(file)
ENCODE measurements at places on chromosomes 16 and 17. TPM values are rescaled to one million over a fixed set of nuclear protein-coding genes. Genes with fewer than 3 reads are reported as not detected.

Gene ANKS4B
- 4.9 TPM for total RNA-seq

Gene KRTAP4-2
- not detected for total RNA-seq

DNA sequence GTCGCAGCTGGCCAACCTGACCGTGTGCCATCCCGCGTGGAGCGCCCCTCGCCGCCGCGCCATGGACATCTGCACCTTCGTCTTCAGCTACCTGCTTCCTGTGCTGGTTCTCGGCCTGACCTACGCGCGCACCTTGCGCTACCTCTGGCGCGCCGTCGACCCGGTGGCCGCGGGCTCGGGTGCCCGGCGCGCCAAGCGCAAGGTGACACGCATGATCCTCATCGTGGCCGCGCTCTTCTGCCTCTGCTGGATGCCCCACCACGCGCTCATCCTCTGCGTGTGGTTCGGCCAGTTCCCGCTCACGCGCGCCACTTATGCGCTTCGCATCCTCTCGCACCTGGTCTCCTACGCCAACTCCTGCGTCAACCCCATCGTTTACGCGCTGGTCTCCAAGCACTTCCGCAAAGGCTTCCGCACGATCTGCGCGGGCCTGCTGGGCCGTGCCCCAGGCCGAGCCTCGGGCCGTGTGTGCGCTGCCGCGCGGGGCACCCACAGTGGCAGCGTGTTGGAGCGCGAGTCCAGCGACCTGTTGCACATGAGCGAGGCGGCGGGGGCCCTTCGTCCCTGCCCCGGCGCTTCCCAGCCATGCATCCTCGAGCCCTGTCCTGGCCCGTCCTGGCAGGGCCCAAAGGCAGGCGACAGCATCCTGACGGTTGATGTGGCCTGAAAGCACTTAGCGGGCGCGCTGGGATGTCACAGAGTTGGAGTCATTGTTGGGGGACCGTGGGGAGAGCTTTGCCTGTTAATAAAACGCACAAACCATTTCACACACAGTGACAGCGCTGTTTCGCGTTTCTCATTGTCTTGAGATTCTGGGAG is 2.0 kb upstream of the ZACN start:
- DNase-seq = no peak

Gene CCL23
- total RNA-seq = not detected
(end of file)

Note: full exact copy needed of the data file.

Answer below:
ENCODE measurements at places on chromosomes 16 and 17. TPM values are rescaled to one million over a fixed set of nuclear protein-coding genes. Genes with fewer than 3 reads are reported as not detected.

Gene ANKS4B
- 4.9 TPM for total RNA-seq

Gene KRTAP4-2
- not detected for total RNA-seq

DNA sequence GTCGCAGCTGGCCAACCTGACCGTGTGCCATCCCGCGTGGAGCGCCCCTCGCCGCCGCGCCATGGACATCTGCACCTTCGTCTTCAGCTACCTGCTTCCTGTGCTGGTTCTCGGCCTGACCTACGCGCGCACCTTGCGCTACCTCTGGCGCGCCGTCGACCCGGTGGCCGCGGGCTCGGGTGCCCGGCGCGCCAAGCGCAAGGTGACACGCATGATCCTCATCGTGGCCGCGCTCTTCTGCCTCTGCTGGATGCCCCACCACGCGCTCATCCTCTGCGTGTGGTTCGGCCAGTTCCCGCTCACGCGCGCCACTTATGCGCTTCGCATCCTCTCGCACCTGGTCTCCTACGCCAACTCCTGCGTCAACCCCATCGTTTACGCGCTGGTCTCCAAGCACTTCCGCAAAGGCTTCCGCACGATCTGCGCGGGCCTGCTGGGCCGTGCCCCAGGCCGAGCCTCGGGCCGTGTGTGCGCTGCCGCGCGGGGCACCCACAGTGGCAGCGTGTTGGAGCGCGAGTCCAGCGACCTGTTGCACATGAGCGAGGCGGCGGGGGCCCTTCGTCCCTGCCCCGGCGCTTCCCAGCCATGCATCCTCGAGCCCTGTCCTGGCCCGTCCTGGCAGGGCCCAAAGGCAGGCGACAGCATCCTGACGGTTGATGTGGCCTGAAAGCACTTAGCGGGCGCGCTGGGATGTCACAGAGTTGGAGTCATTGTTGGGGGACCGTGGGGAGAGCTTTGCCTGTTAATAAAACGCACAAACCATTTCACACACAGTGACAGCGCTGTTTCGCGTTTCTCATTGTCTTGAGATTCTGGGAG is 2.0 kb upstream of the ZACN start:
- DNase-seq = no peak

Gene CCL23
- total RNA-seq = not detected